Case in point - this Ludum Dare, I decided to use Elm, which was entirely new to me. The conventional wisdom has it that one should never learn tools while participating in Ludum Dare, just use whatever you have at hand (i.e. programming languages/IDEs/libraries etc. that you have used extensively before). I only make games during Ludum Dare though and I’ve never reached a level of proficiency with gamedev that I feel leaves me with a default technology choice, so I used a new thing. However, this time round, using Elm, the web game ends up getting drawn using the 2D canvas and image elements positioned on top of it basically. You can’t control a lot of how Elm does any of this and there was a minor wrinkle - there’s no way to use CSS’s image-rendering option to optimise for pixel art (crisp-edges is what you want - which is essentially nearest-neighbour scaling up/down). The result is you get blurry pixel art in your games and this sucks. It’s not at all a blocking problem for Ludum Dare games though and I feel silly for spending any more than 5 minutes on it.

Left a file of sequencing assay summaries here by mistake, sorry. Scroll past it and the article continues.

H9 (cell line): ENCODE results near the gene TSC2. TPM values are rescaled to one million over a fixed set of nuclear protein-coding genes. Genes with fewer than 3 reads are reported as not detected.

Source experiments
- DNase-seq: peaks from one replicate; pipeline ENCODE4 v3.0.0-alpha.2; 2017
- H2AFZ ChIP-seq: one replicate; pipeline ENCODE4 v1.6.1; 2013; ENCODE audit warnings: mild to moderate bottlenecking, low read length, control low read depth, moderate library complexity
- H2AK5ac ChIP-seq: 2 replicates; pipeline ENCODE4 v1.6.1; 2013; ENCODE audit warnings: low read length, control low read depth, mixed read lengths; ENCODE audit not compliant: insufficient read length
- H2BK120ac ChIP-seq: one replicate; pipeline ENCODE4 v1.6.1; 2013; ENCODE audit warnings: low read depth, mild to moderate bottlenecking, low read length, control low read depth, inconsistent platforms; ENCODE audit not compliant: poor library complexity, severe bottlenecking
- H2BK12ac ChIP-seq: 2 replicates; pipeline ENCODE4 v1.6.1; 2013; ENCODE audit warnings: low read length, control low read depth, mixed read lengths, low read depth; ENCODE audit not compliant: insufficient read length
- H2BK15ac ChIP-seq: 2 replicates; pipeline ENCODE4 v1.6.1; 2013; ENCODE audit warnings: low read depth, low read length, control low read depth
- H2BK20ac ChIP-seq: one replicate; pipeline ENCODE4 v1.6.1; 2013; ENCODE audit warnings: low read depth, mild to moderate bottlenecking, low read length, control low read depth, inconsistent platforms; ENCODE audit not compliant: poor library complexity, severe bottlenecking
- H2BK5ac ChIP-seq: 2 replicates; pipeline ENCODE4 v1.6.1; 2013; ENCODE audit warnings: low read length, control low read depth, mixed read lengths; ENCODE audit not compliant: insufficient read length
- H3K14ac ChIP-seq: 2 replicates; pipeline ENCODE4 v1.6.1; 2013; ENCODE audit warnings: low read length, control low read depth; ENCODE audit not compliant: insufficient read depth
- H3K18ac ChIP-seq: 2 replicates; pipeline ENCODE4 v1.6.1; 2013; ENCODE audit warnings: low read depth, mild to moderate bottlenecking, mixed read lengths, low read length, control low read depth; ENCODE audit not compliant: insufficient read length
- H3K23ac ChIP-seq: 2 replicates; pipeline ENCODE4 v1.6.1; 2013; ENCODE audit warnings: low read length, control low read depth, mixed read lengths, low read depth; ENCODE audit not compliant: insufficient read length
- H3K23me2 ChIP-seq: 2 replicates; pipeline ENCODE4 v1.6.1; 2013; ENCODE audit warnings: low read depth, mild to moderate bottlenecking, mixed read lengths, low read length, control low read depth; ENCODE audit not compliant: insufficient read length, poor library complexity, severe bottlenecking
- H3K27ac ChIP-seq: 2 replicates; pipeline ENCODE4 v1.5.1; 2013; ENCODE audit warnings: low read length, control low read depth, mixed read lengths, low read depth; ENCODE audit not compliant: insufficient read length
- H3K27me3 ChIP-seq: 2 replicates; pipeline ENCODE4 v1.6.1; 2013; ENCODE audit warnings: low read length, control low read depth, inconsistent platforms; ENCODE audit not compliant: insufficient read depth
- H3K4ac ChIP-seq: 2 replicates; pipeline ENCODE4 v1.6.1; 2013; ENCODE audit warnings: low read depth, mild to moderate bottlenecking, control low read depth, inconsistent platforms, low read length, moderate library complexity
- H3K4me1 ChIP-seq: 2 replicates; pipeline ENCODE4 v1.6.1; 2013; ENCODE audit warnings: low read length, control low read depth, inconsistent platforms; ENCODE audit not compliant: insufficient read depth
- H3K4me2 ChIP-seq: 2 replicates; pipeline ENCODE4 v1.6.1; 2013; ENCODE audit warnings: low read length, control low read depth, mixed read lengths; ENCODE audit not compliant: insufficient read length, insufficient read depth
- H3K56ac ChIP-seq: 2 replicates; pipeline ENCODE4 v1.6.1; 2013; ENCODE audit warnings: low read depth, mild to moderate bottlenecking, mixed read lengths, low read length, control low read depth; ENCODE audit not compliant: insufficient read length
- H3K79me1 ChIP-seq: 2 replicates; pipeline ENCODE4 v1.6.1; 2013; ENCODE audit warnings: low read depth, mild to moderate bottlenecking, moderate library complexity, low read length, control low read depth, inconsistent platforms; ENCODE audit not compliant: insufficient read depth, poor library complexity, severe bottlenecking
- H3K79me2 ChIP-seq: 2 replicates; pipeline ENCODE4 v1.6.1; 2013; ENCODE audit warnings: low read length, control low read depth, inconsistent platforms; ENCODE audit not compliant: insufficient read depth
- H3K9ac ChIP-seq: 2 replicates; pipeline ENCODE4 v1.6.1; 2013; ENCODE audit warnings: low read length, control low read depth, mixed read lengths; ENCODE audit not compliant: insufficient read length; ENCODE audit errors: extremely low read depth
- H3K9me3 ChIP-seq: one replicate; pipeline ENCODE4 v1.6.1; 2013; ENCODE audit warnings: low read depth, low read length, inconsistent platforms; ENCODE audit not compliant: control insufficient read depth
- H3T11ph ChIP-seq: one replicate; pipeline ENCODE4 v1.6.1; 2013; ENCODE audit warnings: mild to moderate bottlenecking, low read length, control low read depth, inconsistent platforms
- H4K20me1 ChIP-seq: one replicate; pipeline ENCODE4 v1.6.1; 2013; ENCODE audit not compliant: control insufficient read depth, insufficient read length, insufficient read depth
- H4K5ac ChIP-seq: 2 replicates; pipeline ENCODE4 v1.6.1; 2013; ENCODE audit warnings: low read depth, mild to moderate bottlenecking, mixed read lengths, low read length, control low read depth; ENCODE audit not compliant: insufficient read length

Overly ambitious game design

I’m not a regular gamedev, this is something I do very occasionally. I’m a software engineer and therefore I completely and wildly underestimate the complexity and difficulty of programming tasks. Not to mention my total lack of ability to gauge time requirements. In the world of work, many of us software engineers avoid the near-impossible task of time estimation by using Agile-based practice and estimating complexity instead. It’s entirely based on teamwork and iteration of process and makes no sense for an individual working towards a goal on a deadline.